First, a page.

In addition to the number of police officers, the Little Rock property-tax values and the dollars in the city's budget, the candidates for the capital city's next mayor likely have another figure on their minds -- 40 percent.
That's the percent of votes a candidate must get to win the Nov. 6 general election and avoid a runoff four weeks later.
With five men vying for the position, which Mark Stodola has held for 12 years and will vacate in January, competition for the seat is historically high this year. Early voting begins Oct. 22.
The law that governs Little Rock municipal elections differs from the state's law. That's been the case since 1993, when the city passed an ordinance to directly elect its mayor. Before that, the city Board of Directors selected one of its own members to serve as mayor.
Arkansas Code Annotated 7-5-106, which was amended in 2011 by the Arkansas Legislature, states, in part, that "A candidate who receives a plurality of forty percent (40%) of the votes cast must obtain at least twenty percent (20%) more of the votes cast than the second-place candidates for the municipal office to avoid a runoff general election against the second-place candidate."
Under that law, no runoff took place after Pine Bluff's 2012 mayoral election, when nine candidates competed for the position and none received more than 50 percent of the vote.
But Bryan Poe, director of elections for Pulaski County, said part of a different law applies to Little Rock -- Arkansas Code Annotated 14-61-111. "The minimum percentage necessary for election without a runoff shall be determined by the governing body and referred to the electors for their approval," the law states, in part.
Little Rock in 1993 passed an ordinance to set the threshold at 40 percent, with no 20 percent margin needed.
No such threshold exists in city Board of Directors elections, which lowers the odds of runoffs in those positions, Poe said.
There are 22 people running for seats on the Board of Directors this year. Six of the 10 seats -- all but in Ward 4 and at-large positions -- are up for election. Ward 1 has its most-ever number of competitors, with eight people challenging incumbent Erma Hendrix.
Running to succeed Stodola as mayor are:
• Baker Kurrus, 64, a former state-appointed superintendent of the Little Rock School District.
• State Rep. Warwick Sabin, 41, D-Little Rock.
• Glen Schwarz, 64, the executive director of the state chapter of the National Organization for the Reform of Marijuana Laws.
• Frank Scott Jr., 34, a vice president at First Security Bank.
• Vincent Tolliver, 51, a consultant for the Little Rock School District.
The race for Little Rock mayor isn't traditionally a heavily contested one, Poe said.
Jim Dailey, who was mayor from 1993 to 2007, was selected by the board and then popularly elected. He received at least 70 percent of the vote the two times he was re-elected after that, according to information provided by Poe.
Stodola was one of four candidates when he ran for mayor in 2006, ultimately winning with 48 percent of the vote. He received 85 percent of the vote when he was opposed by Schwarz in 2010 and was unopposed in 2014.
Poe said one of the candidates could reach the 40 percent minimum, but Little Rock also could have its first runoff. Voter turnout is always an unknown.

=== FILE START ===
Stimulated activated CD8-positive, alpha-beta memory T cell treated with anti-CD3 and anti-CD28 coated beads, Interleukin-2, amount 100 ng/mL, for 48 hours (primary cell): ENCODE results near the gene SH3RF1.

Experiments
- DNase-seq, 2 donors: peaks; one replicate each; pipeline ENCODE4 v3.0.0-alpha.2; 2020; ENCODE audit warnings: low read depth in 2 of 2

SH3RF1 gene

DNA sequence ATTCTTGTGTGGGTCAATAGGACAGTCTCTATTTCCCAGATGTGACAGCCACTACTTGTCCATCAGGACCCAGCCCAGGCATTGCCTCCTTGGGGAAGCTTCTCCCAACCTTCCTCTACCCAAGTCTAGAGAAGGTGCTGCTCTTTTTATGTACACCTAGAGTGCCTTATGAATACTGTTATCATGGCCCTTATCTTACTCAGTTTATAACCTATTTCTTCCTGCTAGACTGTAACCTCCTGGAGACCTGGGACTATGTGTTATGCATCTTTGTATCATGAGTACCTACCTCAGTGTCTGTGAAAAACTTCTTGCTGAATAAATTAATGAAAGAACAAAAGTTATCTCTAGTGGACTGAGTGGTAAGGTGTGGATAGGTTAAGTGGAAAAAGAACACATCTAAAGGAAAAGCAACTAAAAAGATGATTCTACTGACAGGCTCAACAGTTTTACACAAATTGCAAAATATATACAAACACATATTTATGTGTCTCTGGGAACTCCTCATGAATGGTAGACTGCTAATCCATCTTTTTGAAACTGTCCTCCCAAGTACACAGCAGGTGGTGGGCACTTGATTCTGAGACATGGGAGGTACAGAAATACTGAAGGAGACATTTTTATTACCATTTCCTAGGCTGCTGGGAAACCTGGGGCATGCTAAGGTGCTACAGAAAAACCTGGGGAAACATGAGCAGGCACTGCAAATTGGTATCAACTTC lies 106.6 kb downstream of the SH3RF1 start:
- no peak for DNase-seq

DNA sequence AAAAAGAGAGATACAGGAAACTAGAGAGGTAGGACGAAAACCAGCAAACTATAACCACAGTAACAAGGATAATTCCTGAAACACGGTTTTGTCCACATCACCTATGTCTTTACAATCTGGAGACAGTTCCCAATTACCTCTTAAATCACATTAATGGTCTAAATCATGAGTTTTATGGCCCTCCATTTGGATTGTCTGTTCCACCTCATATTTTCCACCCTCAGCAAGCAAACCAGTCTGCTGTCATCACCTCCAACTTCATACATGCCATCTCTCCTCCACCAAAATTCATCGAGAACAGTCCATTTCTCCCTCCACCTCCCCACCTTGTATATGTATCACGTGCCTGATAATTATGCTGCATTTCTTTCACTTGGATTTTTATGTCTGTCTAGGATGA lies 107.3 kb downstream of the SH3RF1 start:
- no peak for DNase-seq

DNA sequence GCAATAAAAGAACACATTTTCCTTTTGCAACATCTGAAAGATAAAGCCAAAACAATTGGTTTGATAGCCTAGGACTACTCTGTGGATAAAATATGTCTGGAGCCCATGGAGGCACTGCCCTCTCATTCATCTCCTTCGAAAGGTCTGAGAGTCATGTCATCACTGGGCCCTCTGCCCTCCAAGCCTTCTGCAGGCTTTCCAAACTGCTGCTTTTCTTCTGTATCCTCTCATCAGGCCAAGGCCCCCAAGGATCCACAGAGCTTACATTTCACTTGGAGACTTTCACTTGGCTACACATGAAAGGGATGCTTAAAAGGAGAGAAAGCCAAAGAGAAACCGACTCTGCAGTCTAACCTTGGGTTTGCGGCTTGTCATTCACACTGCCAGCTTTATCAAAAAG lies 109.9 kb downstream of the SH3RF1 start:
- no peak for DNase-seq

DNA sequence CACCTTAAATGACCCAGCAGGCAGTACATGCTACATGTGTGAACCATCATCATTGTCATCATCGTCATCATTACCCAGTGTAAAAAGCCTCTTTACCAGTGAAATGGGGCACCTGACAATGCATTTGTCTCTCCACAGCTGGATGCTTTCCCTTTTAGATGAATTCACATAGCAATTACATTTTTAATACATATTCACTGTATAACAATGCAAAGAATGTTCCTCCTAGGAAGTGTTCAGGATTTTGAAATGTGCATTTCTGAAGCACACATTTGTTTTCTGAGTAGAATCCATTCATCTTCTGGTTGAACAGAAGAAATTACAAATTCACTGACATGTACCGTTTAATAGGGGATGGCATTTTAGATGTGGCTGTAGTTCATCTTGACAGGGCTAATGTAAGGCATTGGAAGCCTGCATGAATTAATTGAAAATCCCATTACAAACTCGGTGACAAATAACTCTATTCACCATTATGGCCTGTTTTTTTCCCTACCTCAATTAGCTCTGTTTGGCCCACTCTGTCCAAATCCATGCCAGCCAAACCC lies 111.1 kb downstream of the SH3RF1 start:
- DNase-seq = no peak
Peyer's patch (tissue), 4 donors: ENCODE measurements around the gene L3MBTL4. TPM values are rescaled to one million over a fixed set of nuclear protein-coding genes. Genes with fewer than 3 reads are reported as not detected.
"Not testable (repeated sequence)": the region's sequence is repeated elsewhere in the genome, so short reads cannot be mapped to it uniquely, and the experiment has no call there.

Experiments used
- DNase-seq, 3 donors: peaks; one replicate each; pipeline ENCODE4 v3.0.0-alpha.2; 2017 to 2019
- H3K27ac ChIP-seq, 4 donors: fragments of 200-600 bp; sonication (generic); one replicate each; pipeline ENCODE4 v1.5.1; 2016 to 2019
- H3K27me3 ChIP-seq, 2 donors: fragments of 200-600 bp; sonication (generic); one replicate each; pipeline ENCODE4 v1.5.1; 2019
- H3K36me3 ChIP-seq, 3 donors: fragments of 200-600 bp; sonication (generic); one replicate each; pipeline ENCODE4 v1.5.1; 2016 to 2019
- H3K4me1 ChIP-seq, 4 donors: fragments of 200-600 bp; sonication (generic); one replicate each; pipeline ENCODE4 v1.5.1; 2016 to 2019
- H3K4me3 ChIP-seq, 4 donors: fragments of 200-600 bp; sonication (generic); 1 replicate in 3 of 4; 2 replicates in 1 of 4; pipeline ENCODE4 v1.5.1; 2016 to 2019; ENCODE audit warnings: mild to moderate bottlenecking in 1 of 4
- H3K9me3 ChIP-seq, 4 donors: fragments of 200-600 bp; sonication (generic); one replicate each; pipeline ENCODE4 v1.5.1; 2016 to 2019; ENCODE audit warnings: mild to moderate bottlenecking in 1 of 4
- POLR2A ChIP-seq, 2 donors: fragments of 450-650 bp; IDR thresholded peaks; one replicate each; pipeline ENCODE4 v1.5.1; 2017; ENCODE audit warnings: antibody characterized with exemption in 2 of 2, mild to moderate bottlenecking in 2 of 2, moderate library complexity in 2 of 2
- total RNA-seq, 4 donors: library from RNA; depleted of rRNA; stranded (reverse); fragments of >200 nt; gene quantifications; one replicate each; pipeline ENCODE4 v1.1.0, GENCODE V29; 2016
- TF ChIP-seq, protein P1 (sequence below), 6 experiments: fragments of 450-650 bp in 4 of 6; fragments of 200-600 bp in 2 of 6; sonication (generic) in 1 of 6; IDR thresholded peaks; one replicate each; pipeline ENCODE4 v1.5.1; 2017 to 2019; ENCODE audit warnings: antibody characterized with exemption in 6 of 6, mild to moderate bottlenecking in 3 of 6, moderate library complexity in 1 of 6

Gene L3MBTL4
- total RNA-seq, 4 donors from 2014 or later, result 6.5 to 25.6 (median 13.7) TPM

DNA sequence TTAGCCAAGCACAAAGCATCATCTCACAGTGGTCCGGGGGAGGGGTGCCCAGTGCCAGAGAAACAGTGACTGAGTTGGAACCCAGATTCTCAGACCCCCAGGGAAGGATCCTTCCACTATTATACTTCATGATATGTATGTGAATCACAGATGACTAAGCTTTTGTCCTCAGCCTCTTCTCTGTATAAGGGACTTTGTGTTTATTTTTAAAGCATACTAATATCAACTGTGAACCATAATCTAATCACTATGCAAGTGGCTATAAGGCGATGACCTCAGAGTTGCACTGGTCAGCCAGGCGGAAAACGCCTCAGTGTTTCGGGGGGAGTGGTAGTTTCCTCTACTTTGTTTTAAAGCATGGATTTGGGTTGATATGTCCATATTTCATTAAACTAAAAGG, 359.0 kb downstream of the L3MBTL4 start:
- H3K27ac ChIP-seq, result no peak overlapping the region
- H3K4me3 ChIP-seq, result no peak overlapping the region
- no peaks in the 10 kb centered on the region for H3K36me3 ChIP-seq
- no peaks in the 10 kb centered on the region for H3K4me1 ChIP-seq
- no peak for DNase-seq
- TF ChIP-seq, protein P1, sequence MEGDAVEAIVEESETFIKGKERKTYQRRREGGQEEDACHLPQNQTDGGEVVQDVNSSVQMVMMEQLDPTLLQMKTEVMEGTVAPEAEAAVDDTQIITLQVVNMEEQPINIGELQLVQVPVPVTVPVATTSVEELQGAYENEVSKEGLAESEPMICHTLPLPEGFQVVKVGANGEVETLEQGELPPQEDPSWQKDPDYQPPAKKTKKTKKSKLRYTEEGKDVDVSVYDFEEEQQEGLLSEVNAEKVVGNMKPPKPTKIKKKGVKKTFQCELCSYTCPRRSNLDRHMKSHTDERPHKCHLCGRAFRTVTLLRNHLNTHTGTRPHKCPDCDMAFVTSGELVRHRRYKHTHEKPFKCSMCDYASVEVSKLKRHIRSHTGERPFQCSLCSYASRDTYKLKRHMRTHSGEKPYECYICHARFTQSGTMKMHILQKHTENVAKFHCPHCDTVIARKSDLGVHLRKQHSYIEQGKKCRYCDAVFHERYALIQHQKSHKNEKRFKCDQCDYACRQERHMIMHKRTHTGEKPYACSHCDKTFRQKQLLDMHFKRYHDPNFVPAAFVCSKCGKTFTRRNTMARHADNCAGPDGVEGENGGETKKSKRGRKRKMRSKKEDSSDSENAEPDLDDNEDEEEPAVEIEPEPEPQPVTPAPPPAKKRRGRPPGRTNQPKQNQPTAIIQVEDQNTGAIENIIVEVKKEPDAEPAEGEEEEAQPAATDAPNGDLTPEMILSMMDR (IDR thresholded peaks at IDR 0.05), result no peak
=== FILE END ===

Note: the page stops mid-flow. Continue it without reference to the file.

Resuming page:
Other races on the ballot, particularly those for governor and the 2nd Congressional District seat, could increase voter turnout, Poe said.
The gubernatorial race pits Republican incumbent Asa Hutchinson and challengers Jared Henderson, a Democrat, and Mark West, a Libertarian. In the 2nd Congressional District race, Republican incumbent French Hill faces state Rep. Clarke Tucker, a Democrat, and Joe Swafford, a Libertarian.
Roby Robertson, professor emeritus in the School of Public Affairs at the University of Arkansas at Little Rock, said a runoff for mayor is more likely than not. In his view, there are three candidates who could each get roughly 30 percent of the vote -- Kurrus, Sabin and Scott.
He based that on years of observing Little Rock's voting patterns. He is the former director of research at the UALR Institute of Government. No official polls on the Little Rock mayor's race have been made public.
The mayor's race is nonpartisan, but each of the candidates has political connections and "crossover appeal," Robertson said. Sabin is a Democrat in the Legislature, but has collaborators and supporters from both parties, he said.
Robertson described Scott, who worked in former Gov. Mike Beebe's administration, as a "moderate Democrat." Kurrus was a Hutchinson administration appointee to the school post, but his contract was not renewed for a second year after he opposed the expansion of public charter schools in Little Rock.
Tolliver said in a recent forum that he would be the "most progressive mayor ever in Little Rock." Schwarz is a declared Libertarian.
Unless one of the candidates "suddenly catches fire" and gains breakaway support, Robertson said, getting to 40 percent will be a steep hill to climb.
Metro on 10/07/2018
*CORRECTION: If the Little Rock mayoral election results in a runoff, that will take place four weeks from the Nov. 6 election on Dec. 4. The date a runoff election would take place was incorrectly reported in a previous version of this story.